2. You are merely supporting my point, NutraSweet. If you realize it’s all a bullshit game, why would you ever be a minarchist and not an anarchist?

          1. If I rejected everything in society that I feel is bullshit, there’d be nothing left.

            Life is putting up with other people’s bullshit. I don’t see you running off to go live in the woods by yourself.

            1. Yes, I just called you White Indian. Haw-haw!

            2. You seem to be actively missing my point. I didn’t say anything about rejecting anything or living in the woods. I asked why you would continue to profess support for a minarchist system while you are simultaneously saying that you think that even that is bullshit.

              Saying that the rule of law is a fiction has nothing to do with running off and living in the woods. It has to do with honestly assessing the true nature of human interaction. I’m not just saying it’s this way; I’m saying it’s always been this way. It’s those of you who continue to insist and pretend we don’t live under warlords, even if we dress up the situation with pretend laws and constitutions and the like, that are delusional.

              1. No, you’re a towel.

                I believe the state to be inevitable, and therefore where the argument such be centered.

                I probably am an anarchist deep down, but I’m also too much of pessimist to think it would last for very long.

      2. That’s a comfy epistemological tautology you have there. You can simultaneously rage while claiming impotence in the face of the encroachment on liberties!

        1. I don’t claim impotence; that’s your jurisdiction. Is the Viagra helping, at least?

          1. BMW has a cure for that as well.


        2. That’s a comfy epistemological tautology you have there. You can simultaneously rage while claiming impotence in the face of the encroachment on liberties!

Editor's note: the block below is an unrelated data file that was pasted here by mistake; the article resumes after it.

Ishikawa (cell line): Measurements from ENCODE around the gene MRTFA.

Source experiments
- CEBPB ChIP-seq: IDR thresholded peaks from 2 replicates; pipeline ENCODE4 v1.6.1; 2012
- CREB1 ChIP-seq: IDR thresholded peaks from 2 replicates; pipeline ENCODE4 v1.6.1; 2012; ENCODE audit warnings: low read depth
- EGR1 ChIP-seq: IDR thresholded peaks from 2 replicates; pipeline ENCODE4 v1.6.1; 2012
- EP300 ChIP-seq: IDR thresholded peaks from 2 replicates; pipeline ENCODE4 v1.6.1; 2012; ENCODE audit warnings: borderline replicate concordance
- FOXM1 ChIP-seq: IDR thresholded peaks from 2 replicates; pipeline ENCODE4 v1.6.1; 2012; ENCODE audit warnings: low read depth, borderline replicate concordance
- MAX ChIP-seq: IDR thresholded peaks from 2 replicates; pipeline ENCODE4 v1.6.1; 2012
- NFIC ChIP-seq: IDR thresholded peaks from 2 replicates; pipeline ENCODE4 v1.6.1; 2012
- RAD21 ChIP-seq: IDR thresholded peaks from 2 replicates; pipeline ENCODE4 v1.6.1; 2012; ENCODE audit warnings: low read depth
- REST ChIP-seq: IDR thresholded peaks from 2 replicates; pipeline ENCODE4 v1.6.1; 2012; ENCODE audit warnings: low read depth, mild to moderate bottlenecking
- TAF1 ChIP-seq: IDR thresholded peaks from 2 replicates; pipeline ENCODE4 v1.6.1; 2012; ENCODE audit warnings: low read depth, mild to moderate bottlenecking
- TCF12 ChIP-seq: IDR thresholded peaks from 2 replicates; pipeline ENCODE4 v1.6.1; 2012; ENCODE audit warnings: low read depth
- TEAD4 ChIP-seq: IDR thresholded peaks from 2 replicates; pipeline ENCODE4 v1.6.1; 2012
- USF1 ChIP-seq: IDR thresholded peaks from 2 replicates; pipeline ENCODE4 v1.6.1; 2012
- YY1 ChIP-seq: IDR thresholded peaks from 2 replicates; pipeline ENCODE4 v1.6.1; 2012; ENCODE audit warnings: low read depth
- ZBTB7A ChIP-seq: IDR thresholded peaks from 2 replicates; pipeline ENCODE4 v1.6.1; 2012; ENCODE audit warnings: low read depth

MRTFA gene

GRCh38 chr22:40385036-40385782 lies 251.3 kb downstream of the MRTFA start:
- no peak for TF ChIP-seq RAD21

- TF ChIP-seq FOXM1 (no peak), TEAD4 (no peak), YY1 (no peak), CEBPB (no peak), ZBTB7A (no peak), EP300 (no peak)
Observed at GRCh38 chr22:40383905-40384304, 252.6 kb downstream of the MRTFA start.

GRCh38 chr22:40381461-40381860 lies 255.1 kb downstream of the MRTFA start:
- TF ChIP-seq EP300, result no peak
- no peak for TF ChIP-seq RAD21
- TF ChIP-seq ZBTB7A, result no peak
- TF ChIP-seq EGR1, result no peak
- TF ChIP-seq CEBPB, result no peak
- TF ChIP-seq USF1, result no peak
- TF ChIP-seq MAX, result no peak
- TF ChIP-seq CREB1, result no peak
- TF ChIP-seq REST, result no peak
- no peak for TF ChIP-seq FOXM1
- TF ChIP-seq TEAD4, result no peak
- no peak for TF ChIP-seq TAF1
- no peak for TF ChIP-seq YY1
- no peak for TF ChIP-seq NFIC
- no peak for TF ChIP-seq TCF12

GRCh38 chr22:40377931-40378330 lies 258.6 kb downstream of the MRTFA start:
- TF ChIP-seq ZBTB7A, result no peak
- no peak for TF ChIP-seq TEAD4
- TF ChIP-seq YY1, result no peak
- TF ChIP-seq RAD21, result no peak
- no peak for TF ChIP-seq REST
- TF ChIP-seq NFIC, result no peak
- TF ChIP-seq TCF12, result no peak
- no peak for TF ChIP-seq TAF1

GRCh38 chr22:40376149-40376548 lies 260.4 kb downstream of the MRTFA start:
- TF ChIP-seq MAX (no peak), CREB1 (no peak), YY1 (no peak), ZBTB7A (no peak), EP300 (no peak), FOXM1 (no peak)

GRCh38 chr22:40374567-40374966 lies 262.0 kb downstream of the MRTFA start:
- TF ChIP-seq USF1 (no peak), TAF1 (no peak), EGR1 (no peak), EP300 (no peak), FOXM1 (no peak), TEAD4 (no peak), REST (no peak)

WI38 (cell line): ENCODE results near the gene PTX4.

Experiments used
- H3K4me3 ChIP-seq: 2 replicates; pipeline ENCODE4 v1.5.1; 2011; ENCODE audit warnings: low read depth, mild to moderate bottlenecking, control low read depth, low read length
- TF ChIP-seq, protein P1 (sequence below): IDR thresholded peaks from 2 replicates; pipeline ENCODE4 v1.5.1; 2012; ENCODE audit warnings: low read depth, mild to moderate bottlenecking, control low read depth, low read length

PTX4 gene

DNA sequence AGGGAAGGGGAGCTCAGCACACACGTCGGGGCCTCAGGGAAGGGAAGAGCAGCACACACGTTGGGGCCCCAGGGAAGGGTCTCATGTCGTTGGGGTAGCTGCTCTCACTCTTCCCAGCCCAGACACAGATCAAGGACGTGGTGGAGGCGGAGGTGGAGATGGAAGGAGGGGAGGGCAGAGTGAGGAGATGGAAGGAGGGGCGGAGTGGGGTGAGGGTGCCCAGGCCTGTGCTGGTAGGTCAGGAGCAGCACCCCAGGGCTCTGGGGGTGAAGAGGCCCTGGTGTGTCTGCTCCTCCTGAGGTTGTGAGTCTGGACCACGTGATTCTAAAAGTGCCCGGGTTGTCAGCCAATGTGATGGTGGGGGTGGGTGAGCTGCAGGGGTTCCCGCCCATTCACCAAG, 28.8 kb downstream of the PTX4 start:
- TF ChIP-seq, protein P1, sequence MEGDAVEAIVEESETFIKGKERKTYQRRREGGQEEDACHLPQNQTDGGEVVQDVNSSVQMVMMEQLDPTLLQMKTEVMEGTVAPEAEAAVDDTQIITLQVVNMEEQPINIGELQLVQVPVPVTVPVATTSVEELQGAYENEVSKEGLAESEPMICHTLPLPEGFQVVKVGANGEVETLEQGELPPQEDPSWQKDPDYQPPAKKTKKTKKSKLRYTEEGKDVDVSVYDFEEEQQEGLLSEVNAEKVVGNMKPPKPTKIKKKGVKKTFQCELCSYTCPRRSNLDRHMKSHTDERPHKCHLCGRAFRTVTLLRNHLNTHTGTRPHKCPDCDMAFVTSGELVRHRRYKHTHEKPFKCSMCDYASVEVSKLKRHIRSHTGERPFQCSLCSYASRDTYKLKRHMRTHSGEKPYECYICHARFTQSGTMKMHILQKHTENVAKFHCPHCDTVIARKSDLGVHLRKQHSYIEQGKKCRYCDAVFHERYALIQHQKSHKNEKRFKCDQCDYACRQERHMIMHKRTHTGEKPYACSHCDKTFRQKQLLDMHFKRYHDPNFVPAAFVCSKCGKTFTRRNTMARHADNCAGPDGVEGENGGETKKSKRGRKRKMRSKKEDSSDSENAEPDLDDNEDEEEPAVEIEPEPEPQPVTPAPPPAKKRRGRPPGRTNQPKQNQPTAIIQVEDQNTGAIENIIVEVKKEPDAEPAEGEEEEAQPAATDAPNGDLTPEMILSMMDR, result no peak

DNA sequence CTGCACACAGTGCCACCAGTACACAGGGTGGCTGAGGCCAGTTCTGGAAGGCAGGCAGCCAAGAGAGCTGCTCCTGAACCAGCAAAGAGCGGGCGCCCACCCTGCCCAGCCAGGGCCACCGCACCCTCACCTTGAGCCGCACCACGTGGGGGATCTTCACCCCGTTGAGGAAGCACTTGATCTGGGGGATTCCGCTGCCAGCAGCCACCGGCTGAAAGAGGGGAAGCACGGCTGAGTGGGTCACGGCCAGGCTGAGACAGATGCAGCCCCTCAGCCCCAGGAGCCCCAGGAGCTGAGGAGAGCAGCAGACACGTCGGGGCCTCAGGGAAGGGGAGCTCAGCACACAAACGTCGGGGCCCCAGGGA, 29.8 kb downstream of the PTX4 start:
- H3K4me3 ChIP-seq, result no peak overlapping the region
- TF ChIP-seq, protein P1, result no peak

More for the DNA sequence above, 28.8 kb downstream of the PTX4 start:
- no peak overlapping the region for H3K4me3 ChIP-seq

As a wise man once said, “Some truths are harder than others…. They are like penises in that respect.”

          1. You know, if by some weird dystopian chance every blog but Reason was destroyed, I wonder what type of future philosophy or even religion might be dreamed up?

            “In the name of The Epsiarch, SugarFree, and the Holy Nicole, we offer thanks to The Warty for sparing us and praises to the Kristen for allowing our emotive outpouring to that most holy of relics, Firefly’s, Adam Baldwin. We offer praise and thanks to the Demonica Archiva and The JW for allowing us to experience both our masculine and feminine sides. And as with all the saints, Sts. Groovus, Baked Penguin, and Pro’L Dib for leading us from the manufactured lie that is most trollsome, sin.

            In remembrance of the fallen soldier, The Angry Optimist, we end our gathering in the The Jacket’s most revered name.”


            1. I wouldn’t spare them. Fools.

              1. I never said “sparing” meant “untouched”.

            2. Drink

              That would be salty ham tears, I assume?

            3. Y’know Doc, leaving me out is one thing, because I have nothing interesting to say. But leaving out J sub D is unpardonable.

              1. You’re right Hugh. I should have been more thoughtful. I left out too many people, and J sub D is inexcusable.

                Subtract me and replace with J sub D.

  5. This sounds like the Baker Street Irregulars were illegal as hell.

    1. That was in England, where they have no such right, as recognized.

      1. They were also characters in a book, which have no rights at all, being fictional and all.

  6. I still can figure out what this still is from. Some flash in the pan TV show?

    1. How dare you insult Baltimore’s only decent contribution to culture since Mencken died.

      Let me guess, you’re a Bushmills man.

  7. recognition all over again. I am not sure the things that I force have done without the type of creative concepts shown by you concerning my issue matter.